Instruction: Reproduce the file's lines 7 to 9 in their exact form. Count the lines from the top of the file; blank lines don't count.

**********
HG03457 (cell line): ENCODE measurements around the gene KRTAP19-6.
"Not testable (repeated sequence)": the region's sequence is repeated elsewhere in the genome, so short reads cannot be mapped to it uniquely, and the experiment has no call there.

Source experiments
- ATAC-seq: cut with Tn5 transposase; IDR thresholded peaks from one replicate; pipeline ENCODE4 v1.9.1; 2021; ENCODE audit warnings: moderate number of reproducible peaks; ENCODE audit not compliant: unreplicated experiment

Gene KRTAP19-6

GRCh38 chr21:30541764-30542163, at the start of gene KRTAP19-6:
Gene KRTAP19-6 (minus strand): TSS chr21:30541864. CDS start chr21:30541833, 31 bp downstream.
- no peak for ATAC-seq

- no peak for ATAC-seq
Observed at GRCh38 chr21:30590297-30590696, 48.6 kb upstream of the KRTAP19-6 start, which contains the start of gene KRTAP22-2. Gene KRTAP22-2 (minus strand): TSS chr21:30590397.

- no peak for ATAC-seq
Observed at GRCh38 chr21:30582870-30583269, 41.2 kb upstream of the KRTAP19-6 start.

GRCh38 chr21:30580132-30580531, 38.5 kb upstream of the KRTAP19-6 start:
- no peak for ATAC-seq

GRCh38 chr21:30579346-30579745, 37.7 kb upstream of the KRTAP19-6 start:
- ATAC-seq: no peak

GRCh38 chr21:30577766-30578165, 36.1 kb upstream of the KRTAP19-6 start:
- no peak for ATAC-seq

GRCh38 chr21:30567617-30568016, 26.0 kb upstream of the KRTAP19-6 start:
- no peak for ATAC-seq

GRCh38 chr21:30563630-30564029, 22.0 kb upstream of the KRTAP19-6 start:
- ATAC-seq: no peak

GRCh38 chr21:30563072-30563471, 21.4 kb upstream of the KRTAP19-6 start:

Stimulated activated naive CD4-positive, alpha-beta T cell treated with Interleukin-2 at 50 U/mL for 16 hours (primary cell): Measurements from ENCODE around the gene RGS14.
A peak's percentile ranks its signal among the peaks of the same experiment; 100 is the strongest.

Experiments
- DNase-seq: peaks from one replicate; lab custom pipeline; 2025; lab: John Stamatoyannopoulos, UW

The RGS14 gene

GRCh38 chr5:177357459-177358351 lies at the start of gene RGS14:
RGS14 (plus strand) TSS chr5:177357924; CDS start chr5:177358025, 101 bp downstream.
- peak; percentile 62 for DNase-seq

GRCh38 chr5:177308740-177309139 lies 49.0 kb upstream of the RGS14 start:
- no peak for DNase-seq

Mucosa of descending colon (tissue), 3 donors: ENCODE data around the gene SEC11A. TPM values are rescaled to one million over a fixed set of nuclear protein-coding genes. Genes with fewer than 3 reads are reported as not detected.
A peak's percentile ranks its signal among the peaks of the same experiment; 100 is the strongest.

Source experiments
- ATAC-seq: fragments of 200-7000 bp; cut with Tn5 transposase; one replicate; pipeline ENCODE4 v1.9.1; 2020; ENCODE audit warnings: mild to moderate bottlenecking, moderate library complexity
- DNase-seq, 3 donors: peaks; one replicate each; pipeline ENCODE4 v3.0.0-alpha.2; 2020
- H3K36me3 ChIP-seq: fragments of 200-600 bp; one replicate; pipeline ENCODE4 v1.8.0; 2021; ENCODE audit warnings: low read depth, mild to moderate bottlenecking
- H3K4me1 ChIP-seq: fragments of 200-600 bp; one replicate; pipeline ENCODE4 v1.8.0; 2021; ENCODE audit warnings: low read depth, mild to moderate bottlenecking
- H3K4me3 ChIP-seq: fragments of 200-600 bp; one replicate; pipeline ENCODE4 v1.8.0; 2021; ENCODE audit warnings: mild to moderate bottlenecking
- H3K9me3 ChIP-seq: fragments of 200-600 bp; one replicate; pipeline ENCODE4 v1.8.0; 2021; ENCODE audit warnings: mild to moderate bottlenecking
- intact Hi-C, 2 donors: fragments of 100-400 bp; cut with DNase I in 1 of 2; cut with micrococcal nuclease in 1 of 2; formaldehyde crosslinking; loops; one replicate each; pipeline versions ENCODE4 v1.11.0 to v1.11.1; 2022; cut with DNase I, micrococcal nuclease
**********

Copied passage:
Gene KRTAP19-6 (minus strand): TSS chr21:30541864. CDS start chr21:30541833, 31 bp downstream.
- no peak for ATAC-seq

- no peak for ATAC-seq